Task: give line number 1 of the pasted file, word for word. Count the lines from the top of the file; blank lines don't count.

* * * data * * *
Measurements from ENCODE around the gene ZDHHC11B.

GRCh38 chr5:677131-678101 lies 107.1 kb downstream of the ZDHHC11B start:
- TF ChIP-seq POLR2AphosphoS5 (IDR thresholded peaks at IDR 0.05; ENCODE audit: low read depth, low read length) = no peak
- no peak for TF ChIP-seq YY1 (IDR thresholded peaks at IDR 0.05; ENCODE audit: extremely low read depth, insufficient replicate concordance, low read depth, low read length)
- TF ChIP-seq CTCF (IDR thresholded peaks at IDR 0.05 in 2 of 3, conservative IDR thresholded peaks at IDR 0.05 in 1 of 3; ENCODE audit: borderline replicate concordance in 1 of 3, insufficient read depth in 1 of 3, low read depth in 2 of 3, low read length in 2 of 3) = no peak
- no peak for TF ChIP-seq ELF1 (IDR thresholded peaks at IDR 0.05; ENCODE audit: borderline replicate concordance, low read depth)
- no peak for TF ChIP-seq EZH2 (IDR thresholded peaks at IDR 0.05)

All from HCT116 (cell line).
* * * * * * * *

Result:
Measurements from ENCODE around the gene ZDHHC11B.